...the Olympics are run by boys. Shocker.
But if you want some of the details check out Christine Brennan's column about the male-dominated USOC. All the National Governing Board (the groups that govern individual sports such as skating, skiing/snowboarding, luge, etc.) heads are men. The USOC briefly had a female president, but she got run out of town. And this is part of the reason why women are not found in these positions. All these men talk the politically correct game and the NGBs say they want to be diverse but, really, you think they want women in charge--of sports! Similar to the situations faced by female coaches and female administrators in intercollegiate sports (where there is also a dearth , though not nearly so bad, of women), women in Olympic sport administration deal not only with the pressures of their respective jobs but having to deal with the inherent sexism--sometimes overt, sometimes stealth--that honestly makes the job either impossible to succeed in or just not worth it.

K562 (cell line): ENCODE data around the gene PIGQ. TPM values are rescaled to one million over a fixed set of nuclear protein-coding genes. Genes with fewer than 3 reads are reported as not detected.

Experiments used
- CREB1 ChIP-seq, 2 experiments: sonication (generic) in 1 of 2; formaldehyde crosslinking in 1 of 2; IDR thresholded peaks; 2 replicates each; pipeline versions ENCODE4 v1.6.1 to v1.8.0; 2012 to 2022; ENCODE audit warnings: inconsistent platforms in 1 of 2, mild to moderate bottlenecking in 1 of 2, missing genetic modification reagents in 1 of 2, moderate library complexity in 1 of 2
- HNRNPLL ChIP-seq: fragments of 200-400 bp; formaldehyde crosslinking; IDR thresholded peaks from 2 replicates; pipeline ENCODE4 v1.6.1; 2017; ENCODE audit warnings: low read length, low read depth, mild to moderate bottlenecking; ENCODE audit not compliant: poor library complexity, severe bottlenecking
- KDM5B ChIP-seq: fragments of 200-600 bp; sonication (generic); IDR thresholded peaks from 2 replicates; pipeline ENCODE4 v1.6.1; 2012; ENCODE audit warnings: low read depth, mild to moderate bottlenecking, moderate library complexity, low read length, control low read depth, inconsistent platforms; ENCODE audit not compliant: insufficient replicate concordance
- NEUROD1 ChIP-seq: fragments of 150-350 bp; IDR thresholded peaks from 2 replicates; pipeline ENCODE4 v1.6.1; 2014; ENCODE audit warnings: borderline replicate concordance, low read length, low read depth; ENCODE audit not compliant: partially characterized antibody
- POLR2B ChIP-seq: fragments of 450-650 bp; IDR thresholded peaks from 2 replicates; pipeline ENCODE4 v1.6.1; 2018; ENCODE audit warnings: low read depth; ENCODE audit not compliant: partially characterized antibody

Brennan asks why more past female Olympic athletes are not stepping into governance roles. But often these women have no administrative experience and thus any (male-dominated) search committee will fault them for that. And given the recent issues the USOC has had, I think we should be getting people with administrative experience. (No offense Bonnie Blair.) So what about the corporate world, she asks? (I would also add the non-profit world.) Well women who have succeeded in corporate America (or globally) certainly have dealt with sexism. But then we add the sports component and the proverbial ball game changes. Non-athlete women get questioned about their knowledge of sports in ways non-athlete men do not. Look at how many non-athlete men are sports journalists or television commentators. And how many women in similar positions do not have athletic pasts?
In other words, it doesn't appear that for a man to be a qualified USOC or NGB leader he has to be something special. But a woman has to be extraordinary.